Astronaut candidate Robb Kulin has become the first NASA astronaut-in-training to leave midway through the process in 50 years, the Associated Press reported today.
According to the AP report, Kulin recently decided to leave his training at Houston’s Johnson Space Center with an effective termination date of Friday. NASA spokesperson Brandi Dean characterised Kulin’s departure to the news agency as for personal reasons that cannot be disclosed due to privacy reasons. There hasn’t been a similar departure of an astronaut from NASA’s training program since 1968.
Kulin, who hails from Anchorage, Alaska, holds a master’s degree in materials science and doctorate in engineering. He formerly worked as a senior manager for flight reliability for aeronautics giant SpaceX before he was chosen out of a pool of over 18,300 applicants to become one of the 12 members of NASA’s class of 2017.
At SpaceX, he worked on the Falcon 9 rocket expected to eventually carry astronauts to the International Space Station on the company’s still-in-development Crew Dragon capsule. According to the AP, Kulin’s career also included stretches as a commercial fisherman and ice driller.
(He’s also reportedly a fan of Kerbal Space Program, a spaceflight simulation game.)
As Space.com noted, the astronaut training program is incredibly intensive and requires trainees to become certified in everything from SCUBA diving and the Russian language to robotics and flight systems:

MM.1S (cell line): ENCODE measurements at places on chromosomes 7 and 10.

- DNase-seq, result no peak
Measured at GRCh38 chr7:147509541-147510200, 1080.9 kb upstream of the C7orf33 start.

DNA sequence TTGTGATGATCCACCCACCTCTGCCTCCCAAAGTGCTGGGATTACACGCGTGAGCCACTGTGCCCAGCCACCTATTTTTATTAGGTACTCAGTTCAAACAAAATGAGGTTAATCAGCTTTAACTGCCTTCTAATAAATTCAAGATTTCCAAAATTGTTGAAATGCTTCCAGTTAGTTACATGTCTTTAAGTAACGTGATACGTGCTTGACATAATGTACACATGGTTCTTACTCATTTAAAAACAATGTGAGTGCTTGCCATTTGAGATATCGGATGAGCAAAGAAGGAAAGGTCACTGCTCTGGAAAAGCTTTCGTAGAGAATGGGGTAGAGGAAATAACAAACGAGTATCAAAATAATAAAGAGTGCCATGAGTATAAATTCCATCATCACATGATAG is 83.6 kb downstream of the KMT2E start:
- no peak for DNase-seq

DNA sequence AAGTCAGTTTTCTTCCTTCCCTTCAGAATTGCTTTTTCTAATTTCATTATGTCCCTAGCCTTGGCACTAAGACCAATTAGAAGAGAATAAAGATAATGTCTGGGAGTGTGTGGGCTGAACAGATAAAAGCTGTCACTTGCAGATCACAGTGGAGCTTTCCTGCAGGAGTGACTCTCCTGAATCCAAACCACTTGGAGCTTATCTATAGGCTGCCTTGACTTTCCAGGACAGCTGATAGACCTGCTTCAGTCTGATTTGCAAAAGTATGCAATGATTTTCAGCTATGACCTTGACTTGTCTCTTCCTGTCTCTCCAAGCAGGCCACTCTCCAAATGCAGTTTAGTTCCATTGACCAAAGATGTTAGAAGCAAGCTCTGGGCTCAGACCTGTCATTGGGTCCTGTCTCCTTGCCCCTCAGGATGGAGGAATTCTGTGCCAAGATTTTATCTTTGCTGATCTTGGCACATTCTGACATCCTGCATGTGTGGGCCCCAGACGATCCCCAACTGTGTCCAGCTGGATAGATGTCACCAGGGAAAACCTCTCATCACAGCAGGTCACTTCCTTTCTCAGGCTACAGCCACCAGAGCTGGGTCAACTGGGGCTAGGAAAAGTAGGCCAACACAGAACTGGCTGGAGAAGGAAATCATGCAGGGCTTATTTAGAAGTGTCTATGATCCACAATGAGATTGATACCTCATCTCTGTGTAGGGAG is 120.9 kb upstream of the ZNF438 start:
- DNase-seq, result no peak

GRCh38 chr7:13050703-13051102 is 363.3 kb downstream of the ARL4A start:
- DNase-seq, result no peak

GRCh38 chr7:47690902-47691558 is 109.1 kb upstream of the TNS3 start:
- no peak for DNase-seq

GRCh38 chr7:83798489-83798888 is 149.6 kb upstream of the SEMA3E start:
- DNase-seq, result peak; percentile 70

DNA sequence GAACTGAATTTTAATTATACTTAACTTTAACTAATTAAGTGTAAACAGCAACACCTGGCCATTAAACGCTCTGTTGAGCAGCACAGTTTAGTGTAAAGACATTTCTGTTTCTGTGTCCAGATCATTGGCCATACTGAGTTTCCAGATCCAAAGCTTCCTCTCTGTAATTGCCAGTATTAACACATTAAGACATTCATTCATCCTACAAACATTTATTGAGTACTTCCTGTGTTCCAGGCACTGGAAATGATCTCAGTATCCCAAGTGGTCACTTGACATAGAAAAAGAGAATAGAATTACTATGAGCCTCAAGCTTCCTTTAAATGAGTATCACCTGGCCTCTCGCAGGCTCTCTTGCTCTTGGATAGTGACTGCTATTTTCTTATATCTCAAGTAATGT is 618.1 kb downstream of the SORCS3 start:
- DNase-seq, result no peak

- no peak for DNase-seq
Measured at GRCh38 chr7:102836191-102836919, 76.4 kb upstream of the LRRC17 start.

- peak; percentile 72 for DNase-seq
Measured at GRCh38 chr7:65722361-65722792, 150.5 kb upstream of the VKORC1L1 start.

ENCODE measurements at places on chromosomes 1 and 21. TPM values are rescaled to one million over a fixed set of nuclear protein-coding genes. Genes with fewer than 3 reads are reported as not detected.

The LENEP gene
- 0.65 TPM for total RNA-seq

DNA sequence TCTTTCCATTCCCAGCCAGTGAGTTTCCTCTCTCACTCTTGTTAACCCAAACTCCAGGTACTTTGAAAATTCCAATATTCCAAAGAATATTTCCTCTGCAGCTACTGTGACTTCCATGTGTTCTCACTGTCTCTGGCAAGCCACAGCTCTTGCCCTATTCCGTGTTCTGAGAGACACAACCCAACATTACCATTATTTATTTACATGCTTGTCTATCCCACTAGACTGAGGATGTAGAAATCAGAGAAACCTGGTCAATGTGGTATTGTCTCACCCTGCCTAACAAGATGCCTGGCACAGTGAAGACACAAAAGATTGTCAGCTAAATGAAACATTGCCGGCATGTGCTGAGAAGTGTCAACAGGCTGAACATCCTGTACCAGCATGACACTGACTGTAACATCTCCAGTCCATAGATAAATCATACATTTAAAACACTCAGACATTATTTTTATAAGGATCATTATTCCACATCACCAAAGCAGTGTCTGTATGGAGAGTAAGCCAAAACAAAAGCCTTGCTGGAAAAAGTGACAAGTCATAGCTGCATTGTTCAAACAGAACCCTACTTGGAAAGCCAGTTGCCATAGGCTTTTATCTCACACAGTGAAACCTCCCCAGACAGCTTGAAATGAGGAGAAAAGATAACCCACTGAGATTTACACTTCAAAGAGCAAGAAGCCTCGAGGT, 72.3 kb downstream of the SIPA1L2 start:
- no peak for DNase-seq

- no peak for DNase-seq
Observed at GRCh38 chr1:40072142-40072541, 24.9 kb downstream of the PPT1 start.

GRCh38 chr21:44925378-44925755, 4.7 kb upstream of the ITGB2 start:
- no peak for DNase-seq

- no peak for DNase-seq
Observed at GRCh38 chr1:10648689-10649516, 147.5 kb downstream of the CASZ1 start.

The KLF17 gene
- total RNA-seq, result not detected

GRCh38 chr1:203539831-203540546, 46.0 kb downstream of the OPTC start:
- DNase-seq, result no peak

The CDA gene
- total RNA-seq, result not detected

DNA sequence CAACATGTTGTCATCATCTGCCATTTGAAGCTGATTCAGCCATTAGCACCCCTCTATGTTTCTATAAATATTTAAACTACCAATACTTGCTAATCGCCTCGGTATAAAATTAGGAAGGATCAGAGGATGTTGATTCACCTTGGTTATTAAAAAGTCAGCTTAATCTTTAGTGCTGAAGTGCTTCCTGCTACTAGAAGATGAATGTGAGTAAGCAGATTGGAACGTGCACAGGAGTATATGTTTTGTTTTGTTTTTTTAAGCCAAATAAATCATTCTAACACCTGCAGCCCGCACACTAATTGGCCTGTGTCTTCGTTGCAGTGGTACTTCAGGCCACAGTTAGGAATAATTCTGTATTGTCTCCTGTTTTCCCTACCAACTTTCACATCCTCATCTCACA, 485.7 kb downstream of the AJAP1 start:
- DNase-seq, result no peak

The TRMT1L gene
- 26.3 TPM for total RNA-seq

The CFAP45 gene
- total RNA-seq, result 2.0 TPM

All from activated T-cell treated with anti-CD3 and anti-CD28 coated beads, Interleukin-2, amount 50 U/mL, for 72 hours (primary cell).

Astronaut candidates are required to complete military water survival and become SCUBA qualified to prepare them for their extravehicular activity (EVA) training.
... Astronaut candidates, or “ascans”, are required to complete International Space Station systems training, EVA and robotics skills training, Russian language proficiency and aircraft flight readiness training before being eligible for spaceflight assignments.
According to Ars Technica, space historian and CollectSpace editor Robert Pearlman said that the astronaut who left the program in 1968, chemist John Llewellyn, decided he was not progressing fast enough in his training to fly jet planes.
However, there’s no evidence that Kulin’s departure has anything to do with a failure to meet qualifications. Those astronauts that do pass the program usually wait years for their first flight assignments, and some never end up flying at all.
Per USA Today, NASA does not expect to replace Kulin with another applicant. The 11 other members of the class of 2017 are still in training and 39 active astronauts on NASA’s roster remain eligible for missions.